1 January 2008 Visualization of fast-moving cells in vivo using digital holographic video microscopy
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J. of Biomedical Optics, 13(1), 014007 (2008). doi:10.1117/1.2841050
Abstract
Digital in-line holography offers some significant advantages over conventional optical holography and microscopy to image biological specimens. By combining holography with digital video microscopy, an in-line holographic video microscope is developed and is capable of recording spatial 3D holographic images of biological specimens, while preserving the time dimension. The system enables high-speed video recording of fast cell movement, such as the rapid movement of blood cells in the blood stream in vivo. This capability is demonstrated with observations of fast 3-D movement of live cells in suspension cultures in response to a gentle shake to the Petri dish. The experimental and numerical procedures are incorporated with a fast reconstruction algorithm for reconstruction of holographic video frames at various planes (z axis) from the hologram and along the time axis. The current system enables both lateral and longitudinal resolutions down to a few micrometers. Postreconstruction processing of background subtraction is utilized to eliminate noise caused by scattered light, thereby enabling visualization of, for example, blood streams of live Xenopos tadpoles. The combination of digital holography and microscopy offers unique advantages for imaging of fast moving cells and other biological particles in three dimensions in vivo with high spatial and temporal resolution.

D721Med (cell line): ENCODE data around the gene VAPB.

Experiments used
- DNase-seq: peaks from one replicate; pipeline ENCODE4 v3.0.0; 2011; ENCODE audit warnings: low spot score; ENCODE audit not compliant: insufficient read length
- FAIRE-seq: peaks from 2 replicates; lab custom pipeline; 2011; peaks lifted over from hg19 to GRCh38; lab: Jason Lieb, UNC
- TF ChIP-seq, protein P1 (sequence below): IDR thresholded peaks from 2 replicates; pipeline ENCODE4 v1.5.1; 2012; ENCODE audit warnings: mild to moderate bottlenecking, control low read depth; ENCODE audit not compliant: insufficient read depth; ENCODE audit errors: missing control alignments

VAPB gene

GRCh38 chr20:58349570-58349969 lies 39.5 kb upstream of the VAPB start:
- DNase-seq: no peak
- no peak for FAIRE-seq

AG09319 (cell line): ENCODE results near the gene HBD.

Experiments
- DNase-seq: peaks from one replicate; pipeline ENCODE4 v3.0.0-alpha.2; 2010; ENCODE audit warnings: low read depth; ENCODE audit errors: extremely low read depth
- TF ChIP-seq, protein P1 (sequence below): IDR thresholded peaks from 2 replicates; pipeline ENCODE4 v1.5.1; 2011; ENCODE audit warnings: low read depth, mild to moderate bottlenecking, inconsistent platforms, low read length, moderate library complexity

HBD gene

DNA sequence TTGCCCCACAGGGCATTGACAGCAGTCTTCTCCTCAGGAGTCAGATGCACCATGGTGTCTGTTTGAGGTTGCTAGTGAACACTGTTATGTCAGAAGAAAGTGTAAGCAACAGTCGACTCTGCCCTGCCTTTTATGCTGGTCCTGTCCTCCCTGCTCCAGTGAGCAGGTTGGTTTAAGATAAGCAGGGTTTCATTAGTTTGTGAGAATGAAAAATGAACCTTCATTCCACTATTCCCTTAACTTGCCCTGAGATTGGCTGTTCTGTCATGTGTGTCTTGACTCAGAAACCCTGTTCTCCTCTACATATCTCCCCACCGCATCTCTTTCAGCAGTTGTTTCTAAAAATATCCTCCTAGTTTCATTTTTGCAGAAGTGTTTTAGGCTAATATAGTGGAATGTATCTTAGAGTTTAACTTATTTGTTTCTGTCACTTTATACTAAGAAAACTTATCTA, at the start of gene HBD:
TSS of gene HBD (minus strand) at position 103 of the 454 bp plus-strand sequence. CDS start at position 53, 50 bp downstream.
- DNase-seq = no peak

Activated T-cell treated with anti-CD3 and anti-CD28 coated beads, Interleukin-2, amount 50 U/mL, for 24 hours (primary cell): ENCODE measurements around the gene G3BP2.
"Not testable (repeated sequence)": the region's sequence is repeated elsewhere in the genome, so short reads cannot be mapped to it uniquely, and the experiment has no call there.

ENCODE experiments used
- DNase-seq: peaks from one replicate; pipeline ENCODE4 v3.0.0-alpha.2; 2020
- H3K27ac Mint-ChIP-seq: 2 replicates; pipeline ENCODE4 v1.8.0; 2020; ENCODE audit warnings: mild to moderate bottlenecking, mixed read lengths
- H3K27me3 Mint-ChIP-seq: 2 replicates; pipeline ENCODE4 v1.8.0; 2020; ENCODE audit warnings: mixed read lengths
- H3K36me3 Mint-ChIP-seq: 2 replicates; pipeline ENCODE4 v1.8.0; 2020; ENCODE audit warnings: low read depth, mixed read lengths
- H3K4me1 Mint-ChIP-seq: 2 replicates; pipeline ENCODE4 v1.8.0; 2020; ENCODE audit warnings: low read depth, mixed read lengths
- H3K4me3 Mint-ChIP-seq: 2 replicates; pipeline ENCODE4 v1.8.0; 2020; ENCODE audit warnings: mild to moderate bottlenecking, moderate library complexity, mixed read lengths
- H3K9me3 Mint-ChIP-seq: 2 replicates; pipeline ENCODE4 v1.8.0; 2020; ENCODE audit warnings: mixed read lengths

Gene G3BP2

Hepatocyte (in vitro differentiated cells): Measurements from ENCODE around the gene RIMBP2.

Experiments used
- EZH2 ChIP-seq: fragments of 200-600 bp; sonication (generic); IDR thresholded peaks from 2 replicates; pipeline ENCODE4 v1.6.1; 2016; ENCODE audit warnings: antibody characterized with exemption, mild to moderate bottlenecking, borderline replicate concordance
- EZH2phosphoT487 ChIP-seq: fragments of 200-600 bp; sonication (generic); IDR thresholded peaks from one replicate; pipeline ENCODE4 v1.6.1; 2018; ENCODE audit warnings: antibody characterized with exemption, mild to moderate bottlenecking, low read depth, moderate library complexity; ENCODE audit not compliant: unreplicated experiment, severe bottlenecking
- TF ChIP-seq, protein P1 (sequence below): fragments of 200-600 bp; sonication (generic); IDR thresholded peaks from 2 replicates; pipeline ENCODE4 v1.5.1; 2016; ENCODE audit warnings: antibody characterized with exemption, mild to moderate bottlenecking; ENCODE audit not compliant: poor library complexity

Hongyue Sun, Bing Song, Hongpai Dong, Brian Reid, Michael A. Player, John Watson, Min Zhao, "Visualization of fast-moving cells in vivo using digital holographic video microscopy," Journal of Biomedical Optics 13(1), 014007 (1 January 2008). https://doi.org/10.1117/1.2841050
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